As the great men and women of municipal government shook
their umbrellas and hats and chatted to each other about the rain and the
solemn state ritual at hand, they passed-some without noticing-a vision from a
dimly remembered past. Some 10 feet from the main doors of City Hall was a picture,
mounted on a small wooden frame and wreathed in a bunting of grieving purple,
of John Vliet Lindsay, 103rd Mayor of New York, dead at age 79 just before the
new year. If you were to describe the picture, you would be tempted to say it
was classic Lindsay: his face young enough to be energetic and vital, yet with
a little gray at the temples, enough to remind you that he was fresh in 1965
and out of date by 1972. It was classic Lindsay, all right-but then again, what
picture of John Vliet Lindsay was not?
City Council members and
Mayoral advisers and lobbyists and influence-seekers chatted their way past
Lindsay’s picture, up the grand staircase, up to the Council chamber, to hear
Mayor Rudolph Giuliani deliver his final State of the City speech. Council Speaker
Peter Vallone, who would like to cap a long career in government service by
succeeding Mr. Giuliani in this year’s election, was given the unenviable task
of hushing the masses before the Mayor made his grand entrance. He did so with
the avuncular ease of a television-game-show host performing in front of a
mildly raucous crowd. “O.K., ladies and gentlemen,” he said when, at last, the
signal was given that the Mayor was at the Council chamber’s threshold. “You
are part of history tonight.” With that, Mr. Giuliani-the first Republican
since Lindsay to win the Mayoralty and the first to be made lame by term
limits-entered the chamber for one last summation of the city’s condition.
His audience contained more than a few wise elders who would
have adult memories of the turbulent Lindsay years. Paul Crotty, the
soft-spoken government professional who has handled portfolios in both the Koch
and Giuliani administrations, took his place with other civic worthies. Henry
Stern, once a young Council member from Manhattan filled with the kind of
vitality Lindsay sought to bring to government, sat to the Mayor’s left, almost
obscured behind the huge backdrop-a picture of the downtown Manhattan skyline.
Mr. Stern, an eccentric, white-haired man who has been Mr. Giuliani’s only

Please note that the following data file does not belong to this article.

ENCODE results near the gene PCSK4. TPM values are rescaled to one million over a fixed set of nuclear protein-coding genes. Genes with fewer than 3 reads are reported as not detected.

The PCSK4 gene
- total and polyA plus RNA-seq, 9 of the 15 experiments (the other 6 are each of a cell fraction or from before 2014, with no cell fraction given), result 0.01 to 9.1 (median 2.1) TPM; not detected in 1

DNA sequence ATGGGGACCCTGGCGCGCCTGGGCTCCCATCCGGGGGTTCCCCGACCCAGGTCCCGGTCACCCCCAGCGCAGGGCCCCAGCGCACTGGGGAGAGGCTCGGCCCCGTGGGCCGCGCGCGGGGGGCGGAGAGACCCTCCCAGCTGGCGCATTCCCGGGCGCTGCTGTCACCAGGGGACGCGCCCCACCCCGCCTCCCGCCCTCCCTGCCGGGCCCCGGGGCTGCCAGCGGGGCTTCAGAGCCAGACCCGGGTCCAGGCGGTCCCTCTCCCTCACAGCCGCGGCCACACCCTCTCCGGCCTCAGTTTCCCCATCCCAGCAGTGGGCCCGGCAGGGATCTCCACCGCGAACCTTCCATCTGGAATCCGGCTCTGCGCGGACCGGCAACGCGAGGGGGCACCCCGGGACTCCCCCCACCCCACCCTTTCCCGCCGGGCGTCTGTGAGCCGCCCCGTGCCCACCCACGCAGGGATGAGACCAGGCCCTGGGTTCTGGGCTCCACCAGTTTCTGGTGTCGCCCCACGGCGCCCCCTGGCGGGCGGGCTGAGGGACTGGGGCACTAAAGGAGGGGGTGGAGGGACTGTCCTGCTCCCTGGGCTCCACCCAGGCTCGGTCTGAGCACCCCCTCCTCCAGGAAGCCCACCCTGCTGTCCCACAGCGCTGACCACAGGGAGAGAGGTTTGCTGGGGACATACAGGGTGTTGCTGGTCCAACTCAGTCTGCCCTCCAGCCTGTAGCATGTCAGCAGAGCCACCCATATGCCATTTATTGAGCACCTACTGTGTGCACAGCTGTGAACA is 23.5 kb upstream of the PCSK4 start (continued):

Parks Commissioner, took notes as the Mayor spoke.
Though Mr. Giuliani made
no mention of Lindsay as he opened his speech, there were two implicit
citations of the dead Mayor within the first few minutes of the long,
astonishingly extemporaneous monologue. Ruminating about the extra year he will
have as Mayor thanks to his voluntary exit from last year’s Senate race, Mr.
Giuliani said, “Maybe it’s the second-toughest job in the world.” When John
Lindsay ran for his second term in 1969, there were no maybes about it. Lindsay
won with the saddest excuse of a campaign slogan: “It’s the second-toughest job
in America.” In other words, yeah, I screwed up, but do you think any of these
other guys could do any better?
The second implicit
reference to Lindsay no doubt was not meant as a reference at all, save to
those who are paid modest amounts of money to conjure something from nothing.
To illustrate his praise of the city’s civil-service work force, the Mayor
displayed a picture of a snow-stricken Times Square during the New Year’s Eve
Blizzard of 2000. He then showed a picture, taken only hours later, of a plowed
Times Square, with traffic moving freely. The chamber applauded; how
many of these Council members and influence-seekers
remembered the trouble that unplowed snow once caused John Lindsay?
For nearly two hours, in a well-rehearsed but scriptless
performance, the Mayor waxed ecstatic about the crime-solving potential of DNA
evidence, lectured his listeners about the need to abolish the Board of Education,
offered the helping hand of government money for housing, and summoned no small
amount of passion on the subject of school vouchers. “A civil rights issue,” he
said of vouchers.
John Lindsay would never
have made such an argument, nor would he have delved so deeply into the
business of service delivery. He was a man made for big pictures. And, we were
reminded in his obituaries, he was a man who kept racial peace at a time when
other cities were burning. He walked the streets of Harlem.
Rudy Giuliani, it is understood, wouldn’t dare try such a
gesture. But it would not seem overstated to say that Rudy Giuliani inherited a
city that was home to a daily low-level riot, and as he prepared to leave, the
annual body count approached levels not seen since the year John Lindsay seemed
And, oh yes, he made sure the streets were plowed.
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